Re:

Quote:
I'll just say it once again...blending faith in biblical prophecy in with secular punditry is strange alchemy.



Quote:
I think Sermon Index practices that alchemy now; half reminiscing revivals, half progressivism prophecy. Sooner or later someone is going to have to decide what the purpose of this forum is...and if the forum's function and personality is congruent with the sermons archived here.



Quote:
As it is, I think speculative threads like this, make the forum as mere straw amidst gold.




Great post. All I would say is that some of the links provided on this thread have given me quite interesting insights into the current credit crisis which aren't available in newspapers and TV.

We could have had discussions like these (obviously without the aid of a computer) in 1929 and I suspect the speculative nonsense would have been much more inflated.


_________________
David

 2008/2/1 11:43Profile
ccchhhrrriiisss
Member



Joined: 2003/11/23
Posts: 4489


 Re:

Hi dorcas…

I think that I understand what Compton is trying to say. I also agree with the gist of his post.

Lately, there have been a lot of supposed “watchers” who post news that they gather from the internet (or even “prophetic warnings” that they personally receive). The reason for this is simple: We are told by Christ to “watch” (in Matthew 24). These individuals go about their activities as if it were a “duty” or a special and often misunderstood “calling” to “watch.” But what things, exactly, are we told to “watch?” Are we supposed to watch the [i]events[/i]? Are we purposed to watch for [i]conspiracies[/i]? Are we supposed to watch for [i]evil[/i]? Or are we supposed to watch for [u]Christ[/u]? In my understanding of this command, we are supposed to look for our Lord’s return, and glimpse at the events around us as a prophetic “clock” that makes us somewhat “aware” of the hour.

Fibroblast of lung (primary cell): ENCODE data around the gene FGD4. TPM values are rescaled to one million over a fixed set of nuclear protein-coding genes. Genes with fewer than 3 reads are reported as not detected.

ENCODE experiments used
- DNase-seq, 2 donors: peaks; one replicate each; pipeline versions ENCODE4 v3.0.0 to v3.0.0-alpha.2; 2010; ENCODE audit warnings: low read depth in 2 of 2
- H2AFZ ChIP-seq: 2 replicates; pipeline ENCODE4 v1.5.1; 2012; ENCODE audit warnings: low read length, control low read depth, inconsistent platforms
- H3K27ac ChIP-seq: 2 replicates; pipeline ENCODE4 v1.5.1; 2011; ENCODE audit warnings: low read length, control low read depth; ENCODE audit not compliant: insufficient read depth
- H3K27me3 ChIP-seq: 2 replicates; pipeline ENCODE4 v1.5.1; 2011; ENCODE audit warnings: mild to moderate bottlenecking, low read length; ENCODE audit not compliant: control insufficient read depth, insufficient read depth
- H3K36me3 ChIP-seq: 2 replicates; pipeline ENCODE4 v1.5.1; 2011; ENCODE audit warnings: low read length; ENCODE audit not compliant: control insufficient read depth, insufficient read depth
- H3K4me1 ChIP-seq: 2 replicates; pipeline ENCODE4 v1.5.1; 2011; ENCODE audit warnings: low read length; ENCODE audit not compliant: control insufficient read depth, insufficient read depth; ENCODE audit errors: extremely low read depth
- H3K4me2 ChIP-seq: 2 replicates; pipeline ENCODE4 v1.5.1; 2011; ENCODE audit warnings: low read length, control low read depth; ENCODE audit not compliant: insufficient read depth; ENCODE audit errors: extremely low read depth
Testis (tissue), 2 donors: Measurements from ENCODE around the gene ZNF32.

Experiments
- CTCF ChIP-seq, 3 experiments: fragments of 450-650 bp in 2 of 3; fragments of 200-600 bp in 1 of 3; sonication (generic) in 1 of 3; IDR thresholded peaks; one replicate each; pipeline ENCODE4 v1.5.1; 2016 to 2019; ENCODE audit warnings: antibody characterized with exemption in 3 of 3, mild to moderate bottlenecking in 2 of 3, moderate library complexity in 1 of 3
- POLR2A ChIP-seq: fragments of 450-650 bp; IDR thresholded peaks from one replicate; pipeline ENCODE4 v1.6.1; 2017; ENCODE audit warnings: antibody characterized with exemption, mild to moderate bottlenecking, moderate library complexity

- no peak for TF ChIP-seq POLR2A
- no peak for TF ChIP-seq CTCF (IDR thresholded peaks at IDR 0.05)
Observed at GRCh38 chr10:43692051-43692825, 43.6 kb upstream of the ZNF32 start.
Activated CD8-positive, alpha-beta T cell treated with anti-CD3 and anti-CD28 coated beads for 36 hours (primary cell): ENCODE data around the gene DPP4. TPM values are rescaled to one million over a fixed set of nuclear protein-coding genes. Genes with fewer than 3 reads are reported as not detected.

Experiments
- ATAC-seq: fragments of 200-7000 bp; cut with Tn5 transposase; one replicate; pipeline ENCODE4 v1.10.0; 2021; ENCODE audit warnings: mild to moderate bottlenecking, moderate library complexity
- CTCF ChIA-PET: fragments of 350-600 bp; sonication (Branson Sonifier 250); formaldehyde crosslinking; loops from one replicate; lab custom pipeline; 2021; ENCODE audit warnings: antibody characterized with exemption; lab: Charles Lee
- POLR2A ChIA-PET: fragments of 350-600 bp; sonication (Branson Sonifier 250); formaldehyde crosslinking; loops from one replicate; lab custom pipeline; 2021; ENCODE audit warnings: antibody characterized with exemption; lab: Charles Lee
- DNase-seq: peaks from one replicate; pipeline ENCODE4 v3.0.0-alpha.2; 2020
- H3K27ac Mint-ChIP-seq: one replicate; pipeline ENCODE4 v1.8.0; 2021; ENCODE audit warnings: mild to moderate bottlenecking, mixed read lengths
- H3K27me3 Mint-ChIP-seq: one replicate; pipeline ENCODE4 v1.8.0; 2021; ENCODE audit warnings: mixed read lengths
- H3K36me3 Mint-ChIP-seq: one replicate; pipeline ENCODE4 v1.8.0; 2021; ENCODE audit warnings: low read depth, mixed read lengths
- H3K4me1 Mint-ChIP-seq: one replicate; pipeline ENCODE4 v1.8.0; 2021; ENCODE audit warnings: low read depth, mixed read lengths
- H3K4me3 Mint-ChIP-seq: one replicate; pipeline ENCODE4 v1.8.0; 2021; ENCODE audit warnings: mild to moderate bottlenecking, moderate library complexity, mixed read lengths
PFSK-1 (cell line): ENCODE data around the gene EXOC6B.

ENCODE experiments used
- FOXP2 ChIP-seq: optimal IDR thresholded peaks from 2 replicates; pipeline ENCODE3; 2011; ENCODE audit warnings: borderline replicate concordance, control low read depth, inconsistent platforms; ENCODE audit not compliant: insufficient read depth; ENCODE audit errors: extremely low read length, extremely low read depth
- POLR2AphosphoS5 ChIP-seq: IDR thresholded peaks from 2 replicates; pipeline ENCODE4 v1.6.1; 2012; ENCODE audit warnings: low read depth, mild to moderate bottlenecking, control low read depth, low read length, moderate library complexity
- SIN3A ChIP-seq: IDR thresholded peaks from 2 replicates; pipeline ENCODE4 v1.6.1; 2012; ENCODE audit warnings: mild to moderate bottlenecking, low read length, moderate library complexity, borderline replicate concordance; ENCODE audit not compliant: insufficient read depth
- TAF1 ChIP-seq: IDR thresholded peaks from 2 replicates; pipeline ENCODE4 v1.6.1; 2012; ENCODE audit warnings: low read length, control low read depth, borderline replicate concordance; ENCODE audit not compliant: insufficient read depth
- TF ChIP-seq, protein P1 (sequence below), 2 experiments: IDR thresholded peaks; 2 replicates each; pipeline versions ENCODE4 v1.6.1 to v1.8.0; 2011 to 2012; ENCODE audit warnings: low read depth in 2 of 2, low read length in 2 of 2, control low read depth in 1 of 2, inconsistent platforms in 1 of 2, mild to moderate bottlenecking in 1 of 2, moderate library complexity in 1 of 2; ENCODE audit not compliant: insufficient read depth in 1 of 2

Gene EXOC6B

Is this what is being done? Are we eagerly focusing upon the return of our Lord while paying attention to the events that remind us that His coming is soon? Or are we focused upon scrutinizing each of the daily events that may or may not be part of Satan’s rush to conquer before the End of all things? Many of the supposed “watchmen” are doing a wonderful job enlightening the world about the times in which we live. Still other supposed “watchmen” are mingling their information with specific commentary (in regard to the exact nature of certain events).

Is this really what the Lord had in mind when He told us to “watch?”

Recently, I followed a link into a “discernment” website with a partial focus on eschatology that was literally discussing a recent photograph taken by one of NASA’s Mars rovers. The image became popular because, if one looked hard enough, one of the rocks resembled an image of a “running bigfoot.” People were discussing what role this image might play in Biblical Eschatology. There was talk about last day visions of angels and demons and signs in the heavens.

A rock. That looks like Bigfoot running. A discussion of “Bible prophecy” because of our command to “watch.”

If people were a little more “discerning” (or “watchful”), then perhaps they would understand that the rock is only about two inches tall (Is it me, or does that sound like a mighty small demon?) and distorted by shadows. Of course, this is simply an extreme example of the extent of such “watching” that takes place. While there is never a problem with the supply of “news and current events” that people present (when we look at it objectively and prayerfully), I don’t think this effort is left at that. There is the question about the addition of [u]commentary[/u]. Sometimes, this commentary alleges something that is not distinguished by simply viewing or hearing the news reports. In addition, there is sometimes disappointment when someone doesn’t completely agree with the commentary, interpretation or “link” between the news and Biblical eschatology.

Sometimes, the “link” that is silently implied between [i]news[/i] and [i]views[/i]. Sometimes the “link” might very well be correct; sometimes it might not be. At times, there appears to be an attempt to “read between the lines” of paragraphs (well, stories) that aren’t even pertaining to the same subject. For instance: Some believe that the Antichrist will command a one-world government. We know that Bush is the President of the most powerful nation on Earth. We know that Bush supports the NAFTA treaty approved by Congress and the Clinton Administration in 1992. Thus, we become suspicious that President Bush might secretly desire to create a one-world government in the Western Hemisphere. Hence, stories that speak of “secret meetings” and “secret alliances” tend to confirm our suspicions. The more we read “news” from certain websites and with a perspective that Bush might be part of an underlying conspiracy at work, the more “links” we are able to find. Sadly, those who disagree are considered by some to be either “blind” or are in “danger” of being “deceived.”

Is this what we are called to do? Is this the extent of our call to “watch?”